The 12 Days of (Future) Christmas

We’ve time-shifted the lyrics of a traditional festive song and plundered the larder of possible futures to present you with one future a day for 12 days. An assortment of both near/likely and far/fictional futures to say ‘Happy Holidays’ to friends, clients, supporters and audiences, and to once again openly declare our love for the future-focused thinking inherent to science, technology and science fiction.

On the twelfth day of Christmas, The Future gave to me:

12 drones delivering


And what better way to deliver all these gifts of possible futures than by drone. The US already has police and government agency drones in the air. Civilian applications should follow in the US and elsewhere in the next few years. Delivery flight test sites will be operational this year. In the last few years the best way to remind yourself that you were living in The Future was to check the handheld computer in your pocket. Soon you may prefer to look up to see your incoming robotic helicopter postman.

11 capsules cuisining


Food in pill form was initially proposed as a flight of fancy that one day might end kitchen drudgery. Sadly the idea also seems to require that eating no longer be enjoyable. Yet despite this the dream of encapsulated food has been kept alive by NASA’s desire to feed astronauts in zero-G; athletes keen to easily scoff a fistful kilojoules on the run; and the eccentrics need to maintain optimal nutrition without messy human things like shopping, cooking and human conversation.

10s of billions of Earth-like planets


Kepler Telescope data suggests our Milky Way galaxy contains tens of billions of Earth-like worlds (the specific estimate is 40 billion though that figure is a little rubbery). 40 billion chances that life evolved elsewhere. And that’s only locally. The Milky Way is just one typical galaxy among hundreds of billions of galaxies in the Universe so with tens of billions of Earth-like planets in each galaxy, our entire universe must contain billions of billions of Earth-like planets. So at some point in the Future, we’ll be meeting the neighbours- whether they’ll be god-like overminds or pond slime is another question altogether.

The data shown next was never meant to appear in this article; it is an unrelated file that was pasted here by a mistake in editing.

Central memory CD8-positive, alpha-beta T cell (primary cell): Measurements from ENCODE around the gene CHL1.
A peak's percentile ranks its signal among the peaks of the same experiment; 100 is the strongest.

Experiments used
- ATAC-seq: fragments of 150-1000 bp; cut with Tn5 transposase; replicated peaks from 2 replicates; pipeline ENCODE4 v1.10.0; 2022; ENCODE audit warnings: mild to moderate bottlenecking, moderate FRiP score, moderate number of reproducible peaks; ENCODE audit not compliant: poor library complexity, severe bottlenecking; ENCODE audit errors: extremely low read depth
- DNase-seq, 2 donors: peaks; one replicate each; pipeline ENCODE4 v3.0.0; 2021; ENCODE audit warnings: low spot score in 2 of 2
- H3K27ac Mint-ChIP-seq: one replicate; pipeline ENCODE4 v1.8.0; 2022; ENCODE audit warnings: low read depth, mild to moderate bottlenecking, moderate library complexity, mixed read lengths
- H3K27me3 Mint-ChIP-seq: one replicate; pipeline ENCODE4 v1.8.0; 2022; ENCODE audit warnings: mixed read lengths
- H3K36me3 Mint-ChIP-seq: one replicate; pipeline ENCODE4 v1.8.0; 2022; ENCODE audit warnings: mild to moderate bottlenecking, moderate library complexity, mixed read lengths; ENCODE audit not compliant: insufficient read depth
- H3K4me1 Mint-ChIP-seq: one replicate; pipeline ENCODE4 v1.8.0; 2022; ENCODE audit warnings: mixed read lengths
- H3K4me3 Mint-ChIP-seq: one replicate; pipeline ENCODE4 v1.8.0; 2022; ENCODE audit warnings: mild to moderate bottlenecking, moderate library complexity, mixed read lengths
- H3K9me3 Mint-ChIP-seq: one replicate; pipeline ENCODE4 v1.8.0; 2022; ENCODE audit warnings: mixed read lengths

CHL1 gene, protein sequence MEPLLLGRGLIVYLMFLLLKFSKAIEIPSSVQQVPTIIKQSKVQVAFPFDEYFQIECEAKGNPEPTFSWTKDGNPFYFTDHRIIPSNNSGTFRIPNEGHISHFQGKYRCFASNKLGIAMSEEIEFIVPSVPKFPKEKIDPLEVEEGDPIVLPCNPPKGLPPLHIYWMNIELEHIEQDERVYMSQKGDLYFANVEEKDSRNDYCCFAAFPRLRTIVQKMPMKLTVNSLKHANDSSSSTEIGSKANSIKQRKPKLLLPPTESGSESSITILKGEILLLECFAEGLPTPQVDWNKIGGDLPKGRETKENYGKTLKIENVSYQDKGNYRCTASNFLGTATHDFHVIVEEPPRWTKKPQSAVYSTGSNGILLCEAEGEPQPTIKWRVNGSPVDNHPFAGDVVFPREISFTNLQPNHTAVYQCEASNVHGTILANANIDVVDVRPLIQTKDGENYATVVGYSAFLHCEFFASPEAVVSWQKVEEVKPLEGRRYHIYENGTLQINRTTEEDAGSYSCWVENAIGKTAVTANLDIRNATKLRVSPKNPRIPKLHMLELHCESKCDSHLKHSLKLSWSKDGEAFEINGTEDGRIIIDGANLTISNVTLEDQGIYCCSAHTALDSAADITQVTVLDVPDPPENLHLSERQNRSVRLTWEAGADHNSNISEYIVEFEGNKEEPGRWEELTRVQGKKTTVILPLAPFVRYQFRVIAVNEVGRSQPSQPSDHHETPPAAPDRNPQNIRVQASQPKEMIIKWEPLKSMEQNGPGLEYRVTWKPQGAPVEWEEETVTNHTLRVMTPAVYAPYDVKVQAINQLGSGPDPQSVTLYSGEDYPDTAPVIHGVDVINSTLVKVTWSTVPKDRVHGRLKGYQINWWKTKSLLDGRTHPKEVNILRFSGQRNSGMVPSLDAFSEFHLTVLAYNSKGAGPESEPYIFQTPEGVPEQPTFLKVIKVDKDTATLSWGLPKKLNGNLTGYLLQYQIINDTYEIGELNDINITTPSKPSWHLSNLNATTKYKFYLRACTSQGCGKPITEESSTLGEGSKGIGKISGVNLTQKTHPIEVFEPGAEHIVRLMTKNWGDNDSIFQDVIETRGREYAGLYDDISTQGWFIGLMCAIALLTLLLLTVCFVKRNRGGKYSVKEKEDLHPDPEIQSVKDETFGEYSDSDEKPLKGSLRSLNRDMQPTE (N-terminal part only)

9 dodos de-extincted


Using methods less flawed than those posited in Jurassic Park, it’s rapidly becoming possible to de-evolve descendants of extinct organism through selective breeding (e.g. from chicken to more dinosaur-like protobird or more easily the auroch from modern cattle) or to clone the more recently extinct by using related organisms as surrogates (e.g. a mammoth gestated in an elephant). Some suggest stopping rampant habitat loss, which continues to send modern species extinct on a regular basis, might be a more worthy endeavour.

8 bots-a-thinking


Robotic research claims by attempting to recreate ourselves we better understand how human subsystems function. Or is it more a goddish desire to create intelligent beings in our own image? Certainly tales of artificial people start in our earliest history/mythology and carry through to our most popular, modern speculative fiction. So far humaniform robots can walk, run and play soccer on their own (more or less). Perhaps this century will give robots computing power and complexity sufficient for them to be deemed self-aware.

7 genes-a-changing